Farmers State Savings Bank, Appellant, v. Farmers Home Administration, a Division of the United Statesdepartment of Agriculture, Appellee, 866 F.2d 276 (8th Cir. 1989)

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U.S. Court of Appeals for the Eighth Circuit - 866 F.2d 276 (8th Cir. 1989) Submitted Oct. 18, 1988. Decided Feb. 6, 1989

Robert J. Murphy, Independence, Iowa, for appellant.

Paul C. Lillios, Asst. U.S. Atty., Cedar Rapids, Iowa, for appellee.

Before LAY, Chief Judge, FLOYD R. GIBSON, Senior Circuit Judge, and WOLLMAN, Circuit Judge.

WOLLMAN, Circuit Judge.

Farmers State Savings Bank (Farmers State) appeals the district court's order dismissing its action against the Farmers Home Administration (FmHA) for failure to exhaust administrative remedies pursuant to 28 U.S.C. § 2675(a). We reverse and remand.

In the spring of 1983, Farmers State agreed to loan Wayne Hilliard $80,000, basing its decision on FmHA's oral and written commitments that it was going to make a loan to Hilliard with which Hilliard would repay Farmers State. FmHA, however, did not make the loan, and in February of 1984, Hilliard entered into Chapter 11 bankruptcy.

Because Farmers State believed that it had incurred $80,000 exposure due to FmHA commitments, it wrote to FmHA on March 23, 1984. In its letter, the bank outlined in detail the events that led to its exposure and requested relief, via subordination of an FmHA interest in bankruptcy estate property, in the amount of $80,000. FmHA responded that Hilliard was the proper party to request subordination. It added, however, that " [i]n view of the situation you describe, it is unlikely FmHA will be able to grant the subordination if requested by the borrower."

In May 1985, Farmers State again requested an opportunity to discuss its subordination request with FmHA. FmHA referred the case to the United States Attorney's office. Farmers State then wrote to the assistant United States attorney, warning that litigation would be burdensome and suggesting settlement. The case was then referred to the Office of the General Counsel of the Department of Agriculture. The regional attorney for this office wrote to Farmers State on November 22, 1985, informing it that he "fail [ed] to see the basis of any allegations" against FmHA. Farmers State responded with a detailed letter that explained its claims against FmHA.

On June 11, 1987, Farmers State initiated this action against FmHA pursuant to the Federal Torts Claim Act (FTCA), 28 U.S.C. §§ 2671-2680. The district court dismissed the action, finding that Farmers State had failed to exhaust administrative remedies pursuant to 28 U.S.C. § 2675(a).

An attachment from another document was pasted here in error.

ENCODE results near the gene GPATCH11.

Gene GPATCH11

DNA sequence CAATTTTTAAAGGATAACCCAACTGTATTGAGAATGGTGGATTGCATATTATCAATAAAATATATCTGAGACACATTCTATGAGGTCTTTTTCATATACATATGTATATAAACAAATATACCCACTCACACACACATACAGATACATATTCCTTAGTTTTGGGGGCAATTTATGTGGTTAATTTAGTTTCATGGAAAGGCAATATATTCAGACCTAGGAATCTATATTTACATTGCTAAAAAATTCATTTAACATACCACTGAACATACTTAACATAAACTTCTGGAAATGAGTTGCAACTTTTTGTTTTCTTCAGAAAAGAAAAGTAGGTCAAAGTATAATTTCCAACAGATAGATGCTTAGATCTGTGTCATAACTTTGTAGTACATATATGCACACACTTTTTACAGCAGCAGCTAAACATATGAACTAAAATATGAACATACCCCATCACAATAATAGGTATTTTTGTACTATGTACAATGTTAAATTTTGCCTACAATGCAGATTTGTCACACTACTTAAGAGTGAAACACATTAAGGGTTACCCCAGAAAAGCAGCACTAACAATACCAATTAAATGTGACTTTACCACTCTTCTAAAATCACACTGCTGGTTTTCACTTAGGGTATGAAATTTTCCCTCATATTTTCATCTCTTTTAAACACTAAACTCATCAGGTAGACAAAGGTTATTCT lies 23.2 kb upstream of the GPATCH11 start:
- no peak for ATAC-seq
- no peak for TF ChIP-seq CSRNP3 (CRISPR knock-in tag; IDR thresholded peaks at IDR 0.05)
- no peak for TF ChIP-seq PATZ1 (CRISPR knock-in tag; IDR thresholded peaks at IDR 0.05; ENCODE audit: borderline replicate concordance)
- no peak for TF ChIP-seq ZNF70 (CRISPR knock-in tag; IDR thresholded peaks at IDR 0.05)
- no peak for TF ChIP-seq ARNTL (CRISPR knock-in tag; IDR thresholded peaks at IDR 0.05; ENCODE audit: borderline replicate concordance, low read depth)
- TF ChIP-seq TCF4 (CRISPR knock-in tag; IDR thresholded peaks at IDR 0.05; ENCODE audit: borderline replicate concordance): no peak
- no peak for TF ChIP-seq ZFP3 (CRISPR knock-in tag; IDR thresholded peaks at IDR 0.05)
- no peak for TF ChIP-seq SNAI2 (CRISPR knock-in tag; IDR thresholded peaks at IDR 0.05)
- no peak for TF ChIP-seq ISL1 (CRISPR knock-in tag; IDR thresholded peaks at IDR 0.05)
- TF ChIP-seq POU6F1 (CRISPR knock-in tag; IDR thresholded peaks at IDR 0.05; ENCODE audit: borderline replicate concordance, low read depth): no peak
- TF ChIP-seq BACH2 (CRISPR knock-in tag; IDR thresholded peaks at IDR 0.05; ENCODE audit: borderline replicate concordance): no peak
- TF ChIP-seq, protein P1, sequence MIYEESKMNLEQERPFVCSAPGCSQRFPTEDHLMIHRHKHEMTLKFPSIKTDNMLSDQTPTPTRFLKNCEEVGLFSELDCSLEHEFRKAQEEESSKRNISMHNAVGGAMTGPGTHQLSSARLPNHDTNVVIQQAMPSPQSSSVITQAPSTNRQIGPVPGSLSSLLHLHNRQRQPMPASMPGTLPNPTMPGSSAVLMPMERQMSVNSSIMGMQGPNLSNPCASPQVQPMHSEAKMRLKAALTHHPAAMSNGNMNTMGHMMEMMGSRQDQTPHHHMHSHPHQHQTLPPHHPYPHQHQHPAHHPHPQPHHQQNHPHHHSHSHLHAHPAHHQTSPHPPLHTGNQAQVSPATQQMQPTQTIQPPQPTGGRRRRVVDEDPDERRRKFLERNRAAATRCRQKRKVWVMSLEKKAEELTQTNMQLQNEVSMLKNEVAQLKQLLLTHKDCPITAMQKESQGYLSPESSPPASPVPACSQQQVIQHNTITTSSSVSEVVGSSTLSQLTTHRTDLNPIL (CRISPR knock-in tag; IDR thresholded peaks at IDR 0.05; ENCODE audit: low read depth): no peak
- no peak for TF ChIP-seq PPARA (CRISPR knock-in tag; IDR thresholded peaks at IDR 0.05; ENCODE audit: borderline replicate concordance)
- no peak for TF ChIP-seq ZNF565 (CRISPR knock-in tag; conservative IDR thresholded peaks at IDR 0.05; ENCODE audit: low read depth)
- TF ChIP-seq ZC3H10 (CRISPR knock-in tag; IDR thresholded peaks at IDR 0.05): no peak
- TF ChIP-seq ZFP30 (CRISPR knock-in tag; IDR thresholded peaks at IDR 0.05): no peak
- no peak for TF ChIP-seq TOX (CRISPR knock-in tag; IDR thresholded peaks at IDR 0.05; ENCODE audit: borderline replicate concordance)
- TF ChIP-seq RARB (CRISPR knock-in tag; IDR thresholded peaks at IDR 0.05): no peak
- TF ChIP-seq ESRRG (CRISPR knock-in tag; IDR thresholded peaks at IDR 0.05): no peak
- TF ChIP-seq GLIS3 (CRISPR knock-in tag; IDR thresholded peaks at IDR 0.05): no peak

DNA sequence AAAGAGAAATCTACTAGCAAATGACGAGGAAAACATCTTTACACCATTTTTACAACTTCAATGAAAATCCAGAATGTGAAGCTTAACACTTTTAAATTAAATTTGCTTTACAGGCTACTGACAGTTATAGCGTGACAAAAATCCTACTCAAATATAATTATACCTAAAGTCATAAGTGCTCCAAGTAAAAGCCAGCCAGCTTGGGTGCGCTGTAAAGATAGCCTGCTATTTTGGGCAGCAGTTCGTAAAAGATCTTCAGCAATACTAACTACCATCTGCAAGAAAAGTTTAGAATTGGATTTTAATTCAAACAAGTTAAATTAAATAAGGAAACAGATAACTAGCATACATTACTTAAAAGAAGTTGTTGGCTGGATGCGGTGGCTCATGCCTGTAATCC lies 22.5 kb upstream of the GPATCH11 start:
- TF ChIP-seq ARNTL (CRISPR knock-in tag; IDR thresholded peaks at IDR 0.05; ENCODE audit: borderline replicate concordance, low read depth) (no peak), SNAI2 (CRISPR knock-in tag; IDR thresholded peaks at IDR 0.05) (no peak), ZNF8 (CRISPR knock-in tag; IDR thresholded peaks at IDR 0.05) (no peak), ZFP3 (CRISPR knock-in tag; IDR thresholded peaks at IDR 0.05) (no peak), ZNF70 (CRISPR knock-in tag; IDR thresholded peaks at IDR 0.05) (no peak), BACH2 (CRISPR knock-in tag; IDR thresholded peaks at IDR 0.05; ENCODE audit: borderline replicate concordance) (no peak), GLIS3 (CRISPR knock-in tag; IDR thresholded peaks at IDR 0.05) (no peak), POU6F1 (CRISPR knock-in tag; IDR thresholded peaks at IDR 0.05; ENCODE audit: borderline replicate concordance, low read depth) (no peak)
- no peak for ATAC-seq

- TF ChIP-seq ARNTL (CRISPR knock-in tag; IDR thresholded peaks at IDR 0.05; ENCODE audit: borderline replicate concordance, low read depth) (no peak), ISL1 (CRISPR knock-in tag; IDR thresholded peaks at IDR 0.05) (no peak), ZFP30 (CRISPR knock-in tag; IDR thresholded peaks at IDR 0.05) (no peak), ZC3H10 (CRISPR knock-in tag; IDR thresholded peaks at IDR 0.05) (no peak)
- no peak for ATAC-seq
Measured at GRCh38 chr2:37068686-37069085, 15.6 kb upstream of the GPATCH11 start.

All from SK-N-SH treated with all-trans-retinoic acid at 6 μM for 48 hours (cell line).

Under section 2675(a), prior presentation of an administrative claim to the appropriate agency is a jurisdictional prerequisite to a suit based on the FTCA. McMichael v. United States, 856 F.2d 1026, 1035 (8th Cir. 1988). The only question presented here is whether the several letters sent by Farmers State to FmHA and its representatives qualify as proper notice under section 2675(a).

We have considered the notice requirement of section 2675 on several occasions. See Gross v. United States, 676 F.2d 295 (8th Cir. 1982); Lunsford v. United States, 570 F.2d 221 (8th Cir. 1977); Melo v. United States, 505 F.2d 1026 (8th Cir. 1974). These cases stand for the proposition that a claimant satisfies the notice requirement of section 2675 if he provides in writing (1) sufficient information for the agency to investigate the claims, see Gross, 676 F.2d at 299, and (2) the amount of damages sought, see Lunsford, 570 F.2d at 226; Melo, 505 F.2d at 1029. This standard is in accordance with that adopted by other courts of appeals. See GAF Corp. v. United States, 818 F.2d 901, 919 (D.C. Cir. 1987); Charlton v. United States, 743 F.2d 557, 561 (7th Cir. 1984); Warren v. United States Dep't of Interior Bureau of Land Management, 724 F.2d 776, 780 (9th Cir. 1984) (en banc); Johnson by Johnson v. United States, 788 F.2d 845, 848 (2d Cir.), cert. denied, 479 U.S. 914, 107 S. Ct. 315, 93 L. Ed. 2d 288 (1986); Lopez v. United States, 758 F.2d 806, 809-10 (1st Cir. 1985); Bush v. United States, 703 F.2d 491, 494 (11th Cir. 1983); Tucker v. United States Postal Serv., 676 F.2d 954, 959 (3d Cir. 1982); Douglas v. United States, 658 F.2d 445, 447 (6th Cir. 1981); Adams v. United States, 615 F.2d 284, 288-89 (5th Cir. 1980).

We conclude that Farmers State met the notice requirement of section 2675. We have held that two prerequisites for administrative investigation are the identity of the claimants, see Lunsford, 570 F.2d at 226, and the nature of the claims, see Melo, 505 F.2d at 1029. Farmers State identified itself and clearly detailed the bases for its claims. Farmers State also specified that $80,000 was the amount it sought to recover from FmHA.

FmHA contends on appeal, as it did in the district court, that Farmers State's suit must be dismissed in any event pursuant to 28 U.S.C. § 2680(h), which provides that a claim cannot be brought under the FTCA if it arises out of misrepresentation. FmHA argues that Farmers State's claim is based upon alleged injury suffered solely as a result of purported reliance upon FmHA representations, both oral and written, that it would loan money to Hilliard and is thus barred by the misrepresentation exception.

The district court did not reach this issue. Although we could address it on appeal, involving as it does a question of law regarding the jurisdiction of the district court, Johnson, supra, 788 F.2d at 850, we prefer that the parties present it to the district court for resolution in the first instance. Accordingly, we reverse the judgment of dismissal and remand the case to the district court for a ruling on misrepresentation exception defense. We retain jurisdiction and request the district court to certify its decision on the remanded issue to this panel.